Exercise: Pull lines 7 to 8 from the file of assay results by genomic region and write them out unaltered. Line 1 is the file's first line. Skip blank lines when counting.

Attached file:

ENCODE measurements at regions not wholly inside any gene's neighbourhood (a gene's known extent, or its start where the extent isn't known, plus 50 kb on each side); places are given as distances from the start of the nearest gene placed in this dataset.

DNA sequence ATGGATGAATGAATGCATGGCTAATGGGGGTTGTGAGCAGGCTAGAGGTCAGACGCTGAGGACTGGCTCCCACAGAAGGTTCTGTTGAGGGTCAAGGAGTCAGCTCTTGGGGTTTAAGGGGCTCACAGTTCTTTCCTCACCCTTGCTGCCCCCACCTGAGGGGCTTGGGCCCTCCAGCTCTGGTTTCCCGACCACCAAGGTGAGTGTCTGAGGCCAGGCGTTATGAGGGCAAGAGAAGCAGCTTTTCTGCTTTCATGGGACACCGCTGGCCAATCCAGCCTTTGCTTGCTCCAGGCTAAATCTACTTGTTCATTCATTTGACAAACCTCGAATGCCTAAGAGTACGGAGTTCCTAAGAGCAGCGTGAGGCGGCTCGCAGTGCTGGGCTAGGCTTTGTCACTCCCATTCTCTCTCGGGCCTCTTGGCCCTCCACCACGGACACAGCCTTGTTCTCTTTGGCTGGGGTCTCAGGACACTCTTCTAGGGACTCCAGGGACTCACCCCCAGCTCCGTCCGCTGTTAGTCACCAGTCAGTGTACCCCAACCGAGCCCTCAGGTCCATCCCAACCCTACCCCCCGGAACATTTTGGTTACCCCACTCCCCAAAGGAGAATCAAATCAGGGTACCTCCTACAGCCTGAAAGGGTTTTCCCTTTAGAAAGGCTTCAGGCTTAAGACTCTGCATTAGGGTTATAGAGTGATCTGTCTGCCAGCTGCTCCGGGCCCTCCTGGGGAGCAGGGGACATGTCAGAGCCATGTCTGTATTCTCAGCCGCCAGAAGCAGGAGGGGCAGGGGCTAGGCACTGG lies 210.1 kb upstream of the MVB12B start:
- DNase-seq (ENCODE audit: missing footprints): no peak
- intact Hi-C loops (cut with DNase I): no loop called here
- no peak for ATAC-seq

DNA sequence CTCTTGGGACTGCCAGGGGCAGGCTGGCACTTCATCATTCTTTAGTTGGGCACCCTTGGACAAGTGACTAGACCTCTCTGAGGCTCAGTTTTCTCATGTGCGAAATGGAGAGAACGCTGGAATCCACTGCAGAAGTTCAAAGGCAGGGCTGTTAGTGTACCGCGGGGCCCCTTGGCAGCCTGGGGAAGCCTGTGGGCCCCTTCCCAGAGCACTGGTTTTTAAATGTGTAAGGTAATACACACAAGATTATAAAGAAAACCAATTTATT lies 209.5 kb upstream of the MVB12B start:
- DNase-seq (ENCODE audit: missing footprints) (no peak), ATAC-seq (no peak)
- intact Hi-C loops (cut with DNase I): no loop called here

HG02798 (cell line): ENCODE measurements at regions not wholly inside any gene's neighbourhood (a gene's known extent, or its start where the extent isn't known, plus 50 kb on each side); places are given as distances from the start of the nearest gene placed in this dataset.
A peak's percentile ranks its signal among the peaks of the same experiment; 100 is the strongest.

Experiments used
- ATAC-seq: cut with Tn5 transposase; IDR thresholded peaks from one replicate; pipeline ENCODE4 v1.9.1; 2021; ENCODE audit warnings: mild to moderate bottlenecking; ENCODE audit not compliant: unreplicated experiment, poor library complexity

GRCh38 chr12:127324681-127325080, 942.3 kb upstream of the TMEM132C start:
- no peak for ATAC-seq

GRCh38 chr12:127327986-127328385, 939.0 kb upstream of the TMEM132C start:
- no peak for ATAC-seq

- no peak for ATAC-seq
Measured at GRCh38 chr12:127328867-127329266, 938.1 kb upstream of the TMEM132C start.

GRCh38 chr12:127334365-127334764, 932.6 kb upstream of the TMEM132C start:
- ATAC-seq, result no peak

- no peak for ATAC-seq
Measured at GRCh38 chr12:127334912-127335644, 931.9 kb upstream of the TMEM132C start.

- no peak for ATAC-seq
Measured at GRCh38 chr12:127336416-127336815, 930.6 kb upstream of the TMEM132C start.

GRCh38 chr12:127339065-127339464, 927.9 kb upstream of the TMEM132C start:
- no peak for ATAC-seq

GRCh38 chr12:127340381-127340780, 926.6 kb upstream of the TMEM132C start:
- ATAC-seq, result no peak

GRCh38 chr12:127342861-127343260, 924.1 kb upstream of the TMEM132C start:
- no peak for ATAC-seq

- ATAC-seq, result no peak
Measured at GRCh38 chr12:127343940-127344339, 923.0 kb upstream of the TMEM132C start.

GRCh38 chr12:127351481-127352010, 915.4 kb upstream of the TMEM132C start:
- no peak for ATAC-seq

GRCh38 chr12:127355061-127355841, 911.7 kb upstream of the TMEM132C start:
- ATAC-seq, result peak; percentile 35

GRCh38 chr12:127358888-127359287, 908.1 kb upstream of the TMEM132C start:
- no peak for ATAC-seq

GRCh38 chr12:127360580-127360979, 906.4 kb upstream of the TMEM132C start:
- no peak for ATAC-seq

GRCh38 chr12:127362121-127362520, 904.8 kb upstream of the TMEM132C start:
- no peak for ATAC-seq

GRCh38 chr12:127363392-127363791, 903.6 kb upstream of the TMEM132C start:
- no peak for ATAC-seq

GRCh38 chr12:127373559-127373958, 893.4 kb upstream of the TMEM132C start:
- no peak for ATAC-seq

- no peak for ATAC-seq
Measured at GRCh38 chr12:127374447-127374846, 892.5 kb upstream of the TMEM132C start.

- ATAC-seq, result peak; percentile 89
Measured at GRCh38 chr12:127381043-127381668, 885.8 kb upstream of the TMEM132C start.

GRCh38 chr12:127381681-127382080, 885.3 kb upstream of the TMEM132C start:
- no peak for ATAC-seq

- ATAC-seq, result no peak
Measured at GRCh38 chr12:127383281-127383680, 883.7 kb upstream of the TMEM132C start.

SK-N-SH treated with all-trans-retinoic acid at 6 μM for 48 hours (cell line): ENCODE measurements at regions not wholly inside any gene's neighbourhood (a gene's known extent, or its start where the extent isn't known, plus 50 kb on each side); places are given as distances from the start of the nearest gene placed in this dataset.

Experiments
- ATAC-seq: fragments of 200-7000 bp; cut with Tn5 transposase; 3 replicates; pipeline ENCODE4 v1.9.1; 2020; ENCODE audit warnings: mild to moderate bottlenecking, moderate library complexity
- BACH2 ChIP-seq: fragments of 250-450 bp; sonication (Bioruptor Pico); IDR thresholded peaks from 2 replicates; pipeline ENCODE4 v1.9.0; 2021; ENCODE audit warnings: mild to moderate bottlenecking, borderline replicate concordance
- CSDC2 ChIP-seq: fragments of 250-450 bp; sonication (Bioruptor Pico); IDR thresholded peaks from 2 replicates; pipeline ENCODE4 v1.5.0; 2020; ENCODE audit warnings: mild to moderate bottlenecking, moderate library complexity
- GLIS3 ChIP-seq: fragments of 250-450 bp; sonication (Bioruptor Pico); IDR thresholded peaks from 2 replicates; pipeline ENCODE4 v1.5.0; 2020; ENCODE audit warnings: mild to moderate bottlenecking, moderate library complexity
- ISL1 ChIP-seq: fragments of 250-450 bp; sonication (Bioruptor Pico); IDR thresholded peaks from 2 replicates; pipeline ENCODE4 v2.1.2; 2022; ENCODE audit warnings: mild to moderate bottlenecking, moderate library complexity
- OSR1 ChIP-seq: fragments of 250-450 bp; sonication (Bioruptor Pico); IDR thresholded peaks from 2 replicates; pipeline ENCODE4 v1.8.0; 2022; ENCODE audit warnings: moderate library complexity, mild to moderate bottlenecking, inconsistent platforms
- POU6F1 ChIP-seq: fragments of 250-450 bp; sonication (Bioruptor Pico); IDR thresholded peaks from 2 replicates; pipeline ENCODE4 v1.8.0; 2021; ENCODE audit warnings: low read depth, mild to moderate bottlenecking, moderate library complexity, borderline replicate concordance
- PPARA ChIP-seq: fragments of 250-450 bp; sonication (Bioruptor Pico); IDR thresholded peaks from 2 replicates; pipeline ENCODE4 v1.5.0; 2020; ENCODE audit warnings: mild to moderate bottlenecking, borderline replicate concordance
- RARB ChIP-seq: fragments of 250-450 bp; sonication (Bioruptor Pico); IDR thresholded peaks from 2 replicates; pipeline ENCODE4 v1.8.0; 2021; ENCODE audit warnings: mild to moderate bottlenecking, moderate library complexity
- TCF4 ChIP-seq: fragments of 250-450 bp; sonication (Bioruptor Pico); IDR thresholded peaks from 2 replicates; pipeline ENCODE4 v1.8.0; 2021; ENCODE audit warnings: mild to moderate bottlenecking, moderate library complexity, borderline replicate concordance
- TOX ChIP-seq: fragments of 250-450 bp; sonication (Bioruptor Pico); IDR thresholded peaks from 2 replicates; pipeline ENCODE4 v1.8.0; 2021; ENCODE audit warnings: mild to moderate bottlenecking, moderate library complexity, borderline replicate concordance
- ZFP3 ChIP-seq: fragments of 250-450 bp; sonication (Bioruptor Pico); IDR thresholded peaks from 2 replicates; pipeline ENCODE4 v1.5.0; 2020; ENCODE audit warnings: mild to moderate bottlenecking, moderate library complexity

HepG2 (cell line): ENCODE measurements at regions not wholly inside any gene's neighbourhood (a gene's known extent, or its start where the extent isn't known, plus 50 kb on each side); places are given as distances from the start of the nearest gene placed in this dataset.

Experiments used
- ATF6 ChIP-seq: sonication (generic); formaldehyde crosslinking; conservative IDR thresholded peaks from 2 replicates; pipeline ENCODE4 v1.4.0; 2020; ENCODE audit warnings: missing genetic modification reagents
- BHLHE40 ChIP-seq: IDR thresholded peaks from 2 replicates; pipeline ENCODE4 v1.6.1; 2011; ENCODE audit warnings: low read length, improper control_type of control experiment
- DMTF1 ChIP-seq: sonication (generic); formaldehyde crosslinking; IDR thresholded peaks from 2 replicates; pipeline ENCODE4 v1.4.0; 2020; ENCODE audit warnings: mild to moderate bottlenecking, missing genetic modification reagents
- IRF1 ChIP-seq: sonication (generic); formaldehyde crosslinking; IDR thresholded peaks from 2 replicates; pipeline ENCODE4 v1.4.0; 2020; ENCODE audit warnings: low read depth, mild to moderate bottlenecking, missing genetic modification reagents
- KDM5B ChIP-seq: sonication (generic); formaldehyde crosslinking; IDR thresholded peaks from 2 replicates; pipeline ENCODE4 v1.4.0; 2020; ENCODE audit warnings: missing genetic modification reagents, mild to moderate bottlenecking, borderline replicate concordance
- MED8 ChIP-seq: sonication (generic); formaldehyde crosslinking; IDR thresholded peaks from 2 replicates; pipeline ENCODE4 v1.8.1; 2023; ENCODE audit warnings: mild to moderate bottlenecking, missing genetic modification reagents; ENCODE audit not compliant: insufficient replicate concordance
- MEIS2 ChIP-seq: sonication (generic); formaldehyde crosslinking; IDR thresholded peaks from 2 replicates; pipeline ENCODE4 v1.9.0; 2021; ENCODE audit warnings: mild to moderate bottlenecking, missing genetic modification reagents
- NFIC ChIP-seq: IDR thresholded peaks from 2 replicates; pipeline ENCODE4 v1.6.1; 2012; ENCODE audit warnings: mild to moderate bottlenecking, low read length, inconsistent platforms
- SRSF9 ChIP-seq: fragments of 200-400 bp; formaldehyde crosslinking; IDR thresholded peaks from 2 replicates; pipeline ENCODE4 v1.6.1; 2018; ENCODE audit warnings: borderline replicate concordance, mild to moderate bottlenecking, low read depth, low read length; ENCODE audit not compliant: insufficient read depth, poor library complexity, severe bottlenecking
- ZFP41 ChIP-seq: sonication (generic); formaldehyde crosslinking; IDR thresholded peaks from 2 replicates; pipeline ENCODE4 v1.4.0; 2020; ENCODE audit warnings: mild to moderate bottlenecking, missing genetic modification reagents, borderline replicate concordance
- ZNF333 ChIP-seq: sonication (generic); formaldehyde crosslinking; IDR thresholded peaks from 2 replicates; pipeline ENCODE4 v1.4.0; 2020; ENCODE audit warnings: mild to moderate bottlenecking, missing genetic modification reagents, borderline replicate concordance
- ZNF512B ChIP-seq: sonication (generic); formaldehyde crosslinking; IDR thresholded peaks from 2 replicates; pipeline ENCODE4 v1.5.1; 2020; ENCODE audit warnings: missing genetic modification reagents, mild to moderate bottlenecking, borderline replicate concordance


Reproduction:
- DNase-seq (ENCODE audit: missing footprints) (no peak), ATAC-seq (no peak)
- intact Hi-C loops (cut with DNase I): no loop called here